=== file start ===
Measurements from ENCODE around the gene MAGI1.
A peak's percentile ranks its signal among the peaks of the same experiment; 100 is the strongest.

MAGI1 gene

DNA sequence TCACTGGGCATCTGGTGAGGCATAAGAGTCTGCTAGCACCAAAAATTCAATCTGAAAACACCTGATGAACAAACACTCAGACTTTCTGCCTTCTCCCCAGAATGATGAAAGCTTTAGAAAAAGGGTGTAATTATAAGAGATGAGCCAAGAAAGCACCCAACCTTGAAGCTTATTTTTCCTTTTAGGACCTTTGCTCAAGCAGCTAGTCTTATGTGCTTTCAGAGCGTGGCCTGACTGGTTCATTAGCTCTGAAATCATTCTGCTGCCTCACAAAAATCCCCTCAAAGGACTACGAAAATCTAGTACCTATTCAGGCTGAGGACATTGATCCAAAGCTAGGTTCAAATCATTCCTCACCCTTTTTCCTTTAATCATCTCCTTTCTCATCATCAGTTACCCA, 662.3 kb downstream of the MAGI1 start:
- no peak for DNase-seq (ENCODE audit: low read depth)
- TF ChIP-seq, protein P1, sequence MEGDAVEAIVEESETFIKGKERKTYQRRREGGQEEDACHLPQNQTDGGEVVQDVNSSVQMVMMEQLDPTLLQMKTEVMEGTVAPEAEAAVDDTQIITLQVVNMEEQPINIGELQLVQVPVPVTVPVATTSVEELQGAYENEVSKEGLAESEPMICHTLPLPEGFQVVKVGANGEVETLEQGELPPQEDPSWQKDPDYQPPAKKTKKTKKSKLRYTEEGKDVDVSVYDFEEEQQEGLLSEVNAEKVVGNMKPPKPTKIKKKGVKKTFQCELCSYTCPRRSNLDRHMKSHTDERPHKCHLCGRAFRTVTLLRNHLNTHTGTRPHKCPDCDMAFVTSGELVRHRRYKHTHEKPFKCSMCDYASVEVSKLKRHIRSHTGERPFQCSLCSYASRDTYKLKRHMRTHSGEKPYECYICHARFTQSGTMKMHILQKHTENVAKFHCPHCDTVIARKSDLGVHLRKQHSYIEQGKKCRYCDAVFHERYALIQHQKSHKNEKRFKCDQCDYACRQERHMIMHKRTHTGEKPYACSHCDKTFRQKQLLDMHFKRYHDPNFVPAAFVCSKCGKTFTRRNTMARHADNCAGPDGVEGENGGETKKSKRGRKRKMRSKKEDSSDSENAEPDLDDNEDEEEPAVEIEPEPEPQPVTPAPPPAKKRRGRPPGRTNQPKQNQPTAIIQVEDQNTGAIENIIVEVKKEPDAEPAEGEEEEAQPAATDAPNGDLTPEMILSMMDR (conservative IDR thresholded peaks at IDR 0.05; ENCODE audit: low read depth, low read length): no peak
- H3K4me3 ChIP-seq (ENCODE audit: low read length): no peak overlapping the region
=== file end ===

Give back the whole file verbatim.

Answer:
Measurements from ENCODE around the gene MAGI1.
A peak's percentile ranks its signal among the peaks of the same experiment; 100 is the strongest.

MAGI1 gene

DNA sequence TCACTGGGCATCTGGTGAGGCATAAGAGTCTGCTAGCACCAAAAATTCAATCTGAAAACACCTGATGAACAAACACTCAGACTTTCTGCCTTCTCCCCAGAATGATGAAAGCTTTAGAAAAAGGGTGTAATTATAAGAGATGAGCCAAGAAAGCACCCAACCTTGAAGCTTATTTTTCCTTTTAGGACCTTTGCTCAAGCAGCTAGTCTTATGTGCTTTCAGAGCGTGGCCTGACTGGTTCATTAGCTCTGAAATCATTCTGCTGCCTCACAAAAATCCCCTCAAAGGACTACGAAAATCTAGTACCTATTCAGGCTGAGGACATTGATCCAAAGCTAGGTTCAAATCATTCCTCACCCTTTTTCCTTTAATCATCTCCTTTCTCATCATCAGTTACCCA, 662.3 kb downstream of the MAGI1 start:
- no peak for DNase-seq (ENCODE audit: low read depth)
- TF ChIP-seq, protein P1, sequence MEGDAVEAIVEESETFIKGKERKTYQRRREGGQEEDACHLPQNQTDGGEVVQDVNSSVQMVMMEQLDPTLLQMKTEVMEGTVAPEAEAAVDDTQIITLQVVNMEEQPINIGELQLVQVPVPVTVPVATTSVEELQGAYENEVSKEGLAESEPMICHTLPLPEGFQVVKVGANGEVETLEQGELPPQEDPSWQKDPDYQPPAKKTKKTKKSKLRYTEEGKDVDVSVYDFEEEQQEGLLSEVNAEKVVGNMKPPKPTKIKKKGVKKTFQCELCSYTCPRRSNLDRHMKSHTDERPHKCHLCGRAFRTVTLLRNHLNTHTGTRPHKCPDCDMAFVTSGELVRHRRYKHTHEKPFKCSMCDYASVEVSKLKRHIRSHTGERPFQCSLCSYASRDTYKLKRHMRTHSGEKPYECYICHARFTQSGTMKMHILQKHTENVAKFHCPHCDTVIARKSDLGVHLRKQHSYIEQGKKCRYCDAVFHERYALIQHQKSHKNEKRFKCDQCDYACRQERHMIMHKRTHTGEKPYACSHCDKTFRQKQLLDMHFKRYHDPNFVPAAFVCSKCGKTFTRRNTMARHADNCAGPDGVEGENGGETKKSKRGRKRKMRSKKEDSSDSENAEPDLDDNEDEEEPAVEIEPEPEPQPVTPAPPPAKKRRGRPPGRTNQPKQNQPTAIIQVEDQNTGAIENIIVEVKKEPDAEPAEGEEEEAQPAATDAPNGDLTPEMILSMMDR (conservative IDR thresholded peaks at IDR 0.05; ENCODE audit: low read depth, low read length): no peak
- H3K4me3 ChIP-seq (ENCODE audit: low read length): no peak overlapping the region